There are lots of reasons why you might need to copy the same event to multiple Google Calendars. In the example in the video I had one calendar for members of a school basketball team and one calendar for school-wide sporting events. Some, but not all, of the events for the team members calendar were also relevant for the school-wide sports events calendar. You might find yourself teaching multiple sections of a course and rather than re-writing events on each calendar, you could just copy to all of the calendars and modify as needed.

Learn more about Google Calendar in my on-demand webinar Get Organized With Google Classroom, Calendar, and Keep

Thursday, January 10, 2019

In Case You Forgot That Someone Is Always Watching...

From the pages of "Google knows when you are sleeping" comes Google's latest search feature. Google has launched new activity cards for mobile search users. These new activity cards will appear at the top of your search page. The cards will suggest pages to you based on the last searches that you conducted. Google says the idea behind this new feature is to help people resume a previous search or retrace the steps of a previous search. You will be able to save and add links to your activity cards.

The new search cards in the Google mobile app and in the mobile version of Chrome should start appearing today for users in the United States. According to Google's announcement, you will be able to remove items from the activity cards and or completely turn-off the activity cards feature.

Applications for Education
I have mixed feelings about this new feature. On one hand, it could help students continue the momentum of a good search session. On the other hand, it has the potential to skew students' search results or serve them results that are influenced by past searches when what they really need is to start from scratch. Of course, it can be argued that Google already does that.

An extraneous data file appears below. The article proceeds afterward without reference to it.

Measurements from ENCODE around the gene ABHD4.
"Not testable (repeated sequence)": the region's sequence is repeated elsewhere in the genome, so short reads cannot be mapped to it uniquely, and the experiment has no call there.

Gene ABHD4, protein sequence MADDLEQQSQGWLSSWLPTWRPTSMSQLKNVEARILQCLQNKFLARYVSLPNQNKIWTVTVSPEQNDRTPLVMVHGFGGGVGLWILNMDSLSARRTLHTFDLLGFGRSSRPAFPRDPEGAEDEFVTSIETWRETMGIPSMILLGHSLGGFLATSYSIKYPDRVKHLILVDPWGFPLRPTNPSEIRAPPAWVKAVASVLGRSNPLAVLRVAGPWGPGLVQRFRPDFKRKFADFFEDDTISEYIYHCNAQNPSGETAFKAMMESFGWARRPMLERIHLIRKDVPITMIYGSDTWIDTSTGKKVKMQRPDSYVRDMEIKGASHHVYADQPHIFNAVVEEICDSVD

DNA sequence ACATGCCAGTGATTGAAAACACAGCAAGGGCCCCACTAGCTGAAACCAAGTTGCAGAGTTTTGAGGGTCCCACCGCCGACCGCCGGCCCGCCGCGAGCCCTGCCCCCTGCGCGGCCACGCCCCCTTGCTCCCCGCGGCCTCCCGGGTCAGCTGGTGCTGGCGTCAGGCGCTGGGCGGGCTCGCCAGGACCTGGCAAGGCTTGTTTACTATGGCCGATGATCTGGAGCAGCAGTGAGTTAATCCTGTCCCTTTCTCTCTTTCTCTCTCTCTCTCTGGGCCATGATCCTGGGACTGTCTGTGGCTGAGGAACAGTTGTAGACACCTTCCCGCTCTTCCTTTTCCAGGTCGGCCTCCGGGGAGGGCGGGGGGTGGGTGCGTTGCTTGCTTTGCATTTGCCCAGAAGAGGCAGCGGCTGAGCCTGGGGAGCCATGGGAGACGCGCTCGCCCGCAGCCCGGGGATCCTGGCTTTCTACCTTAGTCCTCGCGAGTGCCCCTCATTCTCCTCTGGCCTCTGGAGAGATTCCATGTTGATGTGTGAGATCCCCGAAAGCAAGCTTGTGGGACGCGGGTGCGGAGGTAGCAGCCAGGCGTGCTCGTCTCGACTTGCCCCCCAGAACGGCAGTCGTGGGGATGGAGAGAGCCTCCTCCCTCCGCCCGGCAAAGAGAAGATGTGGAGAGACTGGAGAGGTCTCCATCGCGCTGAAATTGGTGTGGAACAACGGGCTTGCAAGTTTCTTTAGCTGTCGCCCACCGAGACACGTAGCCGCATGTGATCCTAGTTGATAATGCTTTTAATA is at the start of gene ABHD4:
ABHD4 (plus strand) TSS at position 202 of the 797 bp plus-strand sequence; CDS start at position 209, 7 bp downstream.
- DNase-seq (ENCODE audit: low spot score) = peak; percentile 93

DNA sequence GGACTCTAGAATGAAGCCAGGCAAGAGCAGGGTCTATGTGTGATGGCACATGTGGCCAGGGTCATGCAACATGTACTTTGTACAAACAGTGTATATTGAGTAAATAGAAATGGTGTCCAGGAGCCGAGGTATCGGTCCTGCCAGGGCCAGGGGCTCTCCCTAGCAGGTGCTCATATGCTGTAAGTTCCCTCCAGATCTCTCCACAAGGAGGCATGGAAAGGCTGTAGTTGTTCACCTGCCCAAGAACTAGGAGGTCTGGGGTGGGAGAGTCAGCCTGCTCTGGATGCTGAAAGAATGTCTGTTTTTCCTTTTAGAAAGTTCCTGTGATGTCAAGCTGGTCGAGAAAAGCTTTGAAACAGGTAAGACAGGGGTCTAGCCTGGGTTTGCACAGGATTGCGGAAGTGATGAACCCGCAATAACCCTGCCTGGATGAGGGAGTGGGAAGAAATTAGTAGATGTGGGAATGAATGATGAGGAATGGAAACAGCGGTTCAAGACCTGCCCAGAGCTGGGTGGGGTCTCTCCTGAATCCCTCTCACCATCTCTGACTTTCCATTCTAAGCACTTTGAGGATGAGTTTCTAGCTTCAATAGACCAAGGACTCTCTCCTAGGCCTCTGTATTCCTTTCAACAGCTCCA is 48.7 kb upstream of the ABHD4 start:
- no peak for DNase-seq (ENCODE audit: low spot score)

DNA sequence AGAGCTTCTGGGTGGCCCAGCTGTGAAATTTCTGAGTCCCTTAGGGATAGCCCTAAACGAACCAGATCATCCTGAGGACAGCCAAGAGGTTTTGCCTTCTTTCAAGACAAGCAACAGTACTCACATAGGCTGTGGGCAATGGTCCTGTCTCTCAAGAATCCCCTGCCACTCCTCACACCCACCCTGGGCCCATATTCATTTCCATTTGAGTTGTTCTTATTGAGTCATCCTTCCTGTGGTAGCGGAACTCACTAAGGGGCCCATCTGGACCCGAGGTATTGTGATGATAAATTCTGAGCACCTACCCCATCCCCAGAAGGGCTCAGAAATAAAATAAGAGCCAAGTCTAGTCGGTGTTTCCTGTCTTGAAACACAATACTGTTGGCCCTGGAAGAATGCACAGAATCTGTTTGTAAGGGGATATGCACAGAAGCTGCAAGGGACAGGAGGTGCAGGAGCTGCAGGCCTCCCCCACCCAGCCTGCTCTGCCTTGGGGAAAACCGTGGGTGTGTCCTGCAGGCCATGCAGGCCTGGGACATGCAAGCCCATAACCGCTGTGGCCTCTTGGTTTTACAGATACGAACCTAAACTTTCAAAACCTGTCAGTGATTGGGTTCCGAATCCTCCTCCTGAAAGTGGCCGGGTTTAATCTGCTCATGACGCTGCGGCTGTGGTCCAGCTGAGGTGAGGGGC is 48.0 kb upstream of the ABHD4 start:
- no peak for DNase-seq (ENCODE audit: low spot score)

Ten Awesome Updates to Microsoft's Learning Tools

Microsoft's free Learning Tools keep getting better. This week Microsoft announced ten updates that are either available now or will be available soon to Word and OneNote users. And if you're not currently using Word or OneNote some of these updates just might make you give Word and OneNote a try. Here are some of the highlights of the updates announced this week.

More Implementations and Options for Immersive Reader
Immersive Reader is a fantastic tool that greatly improves the accessibility of documents and notes. You can watch my short introductions to it here and here. For 2019 Immersive Reader will have the following new options:
  • Microsoft Translator features are being added to Immersive Reader. This means that you will not only be able to hear pages read aloud while words are highlighted, you'll also be able to hear and read those pages in multiple languages.
  • Immersive Reader + Math Assistant = reading aloud the steps to completing a mathematics problem. This feature will be available in OneNote for Windows and OneNote online.
  • Immersive Reader + Math + Word = Immersive Reader reading aloud math problems that appear in Word documents.
  • IT administrators will now be able to push out the Immersive Reader app from the Microsoft Store. This applies to the OneNote 2016 Learning Tools add-in. 
Dictation and Dictionaries
In addition to Immersive Reader, Microsoft's Learning Tools include some excellent dictation and dictionary functions for students. Here are the highlights of what's available in 2019:
  • The dictation function is now available to all OneNote Online users.
  • Dictation in the online version of Word will be completely rolled-out by February.
  • Parts of speech and image picture dictionaries will be available in Korean, Arabic, and Hebrew. These options will be available in Word Online, OneNote Online, Windows 10 app, iPad and Mac, Outlook Online, Teams and Flipgrid. 
Read the complete list of ten updates with illustrations of the new features right here